The New “Price” of U.S. Health Care: The Future of Value-based Reimbursement Under President-elect Trump and Tom Price

by Carlton Fields
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Carlton Fields

[co-author: Gail Jankowski - Law Clerk]

The total U.S. health care expenditure was $3.2 trillion in 2015, and is projected to grow to nearly $5.6 trillion by 2025.(1) As our nation’s cost of care rises, both Democrats and Republicans recognize the overwhelming need to control health care expenses while maintaining and improving quality of care. Under the Obama administration, the Department of Health and Human Services (HHS) pledged that by 2018, half of traditional Medicare payments would be based on value-based payment models that incentivize high quality, low cost care as opposed to payments based upon volume.(2)

In theory, a value-based payment scheme that transforms how health care is delivered by rewarding quality improvement, focusing on patient health outcomes, and reducing unnecessary costs, is non-partisan. Yet, the ways in which Republicans and Democrats seek to attain the goal of high quality, low cost care differ.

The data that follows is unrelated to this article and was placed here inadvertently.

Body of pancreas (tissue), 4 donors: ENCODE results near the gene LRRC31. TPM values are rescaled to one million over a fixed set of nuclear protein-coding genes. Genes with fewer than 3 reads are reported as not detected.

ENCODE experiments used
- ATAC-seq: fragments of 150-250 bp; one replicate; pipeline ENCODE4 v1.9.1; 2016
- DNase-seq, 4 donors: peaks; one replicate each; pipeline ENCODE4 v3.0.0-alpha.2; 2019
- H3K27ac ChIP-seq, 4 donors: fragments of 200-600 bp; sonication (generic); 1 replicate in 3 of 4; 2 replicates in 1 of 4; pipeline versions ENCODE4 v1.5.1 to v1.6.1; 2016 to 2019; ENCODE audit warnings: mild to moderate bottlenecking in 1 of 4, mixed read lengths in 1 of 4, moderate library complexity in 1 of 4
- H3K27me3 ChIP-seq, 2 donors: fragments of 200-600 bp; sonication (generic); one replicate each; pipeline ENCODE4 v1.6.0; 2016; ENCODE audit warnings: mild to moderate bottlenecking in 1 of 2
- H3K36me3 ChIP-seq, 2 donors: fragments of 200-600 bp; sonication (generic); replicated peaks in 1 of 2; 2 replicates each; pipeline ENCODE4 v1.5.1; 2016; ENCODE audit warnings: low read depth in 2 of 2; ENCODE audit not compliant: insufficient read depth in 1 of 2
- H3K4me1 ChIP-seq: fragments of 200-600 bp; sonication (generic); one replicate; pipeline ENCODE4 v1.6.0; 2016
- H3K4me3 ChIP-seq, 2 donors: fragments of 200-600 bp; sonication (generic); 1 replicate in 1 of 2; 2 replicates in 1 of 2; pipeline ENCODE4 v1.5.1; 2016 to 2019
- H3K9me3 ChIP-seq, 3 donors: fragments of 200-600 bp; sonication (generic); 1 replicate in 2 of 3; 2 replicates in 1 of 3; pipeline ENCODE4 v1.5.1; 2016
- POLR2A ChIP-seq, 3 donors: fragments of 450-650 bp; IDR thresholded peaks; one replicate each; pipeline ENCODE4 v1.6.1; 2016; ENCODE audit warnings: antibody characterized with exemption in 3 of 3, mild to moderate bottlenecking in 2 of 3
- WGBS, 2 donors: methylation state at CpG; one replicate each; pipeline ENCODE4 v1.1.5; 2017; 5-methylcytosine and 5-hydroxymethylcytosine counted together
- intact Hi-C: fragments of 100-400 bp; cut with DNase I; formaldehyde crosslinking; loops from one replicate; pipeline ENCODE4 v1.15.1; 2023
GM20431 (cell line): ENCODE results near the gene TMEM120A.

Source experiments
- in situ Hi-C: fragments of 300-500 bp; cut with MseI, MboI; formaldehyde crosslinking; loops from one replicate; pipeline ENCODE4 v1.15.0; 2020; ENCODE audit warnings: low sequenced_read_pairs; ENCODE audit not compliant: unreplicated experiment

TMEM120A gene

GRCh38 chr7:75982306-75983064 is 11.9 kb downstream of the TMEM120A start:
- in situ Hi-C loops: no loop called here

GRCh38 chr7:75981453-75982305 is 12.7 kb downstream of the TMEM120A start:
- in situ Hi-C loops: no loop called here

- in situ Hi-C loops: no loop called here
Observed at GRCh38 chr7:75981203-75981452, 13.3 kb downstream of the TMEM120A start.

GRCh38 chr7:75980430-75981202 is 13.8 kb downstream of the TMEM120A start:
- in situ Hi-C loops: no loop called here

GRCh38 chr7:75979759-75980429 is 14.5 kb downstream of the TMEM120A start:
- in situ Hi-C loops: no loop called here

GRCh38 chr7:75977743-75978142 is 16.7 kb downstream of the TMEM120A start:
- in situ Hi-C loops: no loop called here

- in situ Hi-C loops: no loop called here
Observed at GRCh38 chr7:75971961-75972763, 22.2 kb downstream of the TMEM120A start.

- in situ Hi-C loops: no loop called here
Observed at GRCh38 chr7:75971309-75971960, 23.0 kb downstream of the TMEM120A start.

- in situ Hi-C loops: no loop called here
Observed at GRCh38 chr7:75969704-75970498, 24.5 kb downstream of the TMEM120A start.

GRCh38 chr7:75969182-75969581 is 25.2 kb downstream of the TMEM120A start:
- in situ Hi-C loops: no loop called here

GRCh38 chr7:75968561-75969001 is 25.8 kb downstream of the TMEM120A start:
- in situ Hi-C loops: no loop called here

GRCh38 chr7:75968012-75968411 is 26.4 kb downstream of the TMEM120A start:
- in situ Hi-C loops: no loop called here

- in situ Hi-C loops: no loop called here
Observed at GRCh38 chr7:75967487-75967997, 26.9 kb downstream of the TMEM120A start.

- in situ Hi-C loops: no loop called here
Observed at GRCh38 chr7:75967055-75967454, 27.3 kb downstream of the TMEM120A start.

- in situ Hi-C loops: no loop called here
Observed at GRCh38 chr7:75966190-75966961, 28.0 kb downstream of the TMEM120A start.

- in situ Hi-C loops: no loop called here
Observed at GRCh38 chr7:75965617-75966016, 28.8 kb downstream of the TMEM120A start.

Value-based Reimbursement Under President Obama

Over the last few years, the CMS Innovation Center (CMMI) has been a key component in the implementation of President Obama’s Affordable Care Act (ACA). Created by Section 3021 of the ACA, CMMI’s stated purpose is to innovate and test new payment models that would lower cost and improve quality for individuals who receive Medicare, Medicaid, and Children’s Health Insurance Program (CHIP) benefits. Through Section 3021 of the ACA, Congress provides the Secretary of HHS with the authority to expand innovative payment models through rulemaking, including the ability to test these models on a national basis. Thus, the ACA allowed the Obama administration to test value-based reimbursement models via rulemaking.

Throughout President Obama’s term, CMMI has implemented several programs including Accountable Care Organizations and episode-based payment initiatives (i.e., bundled payments, gainsharing, and comprehensive joint replacement programs). CMMI also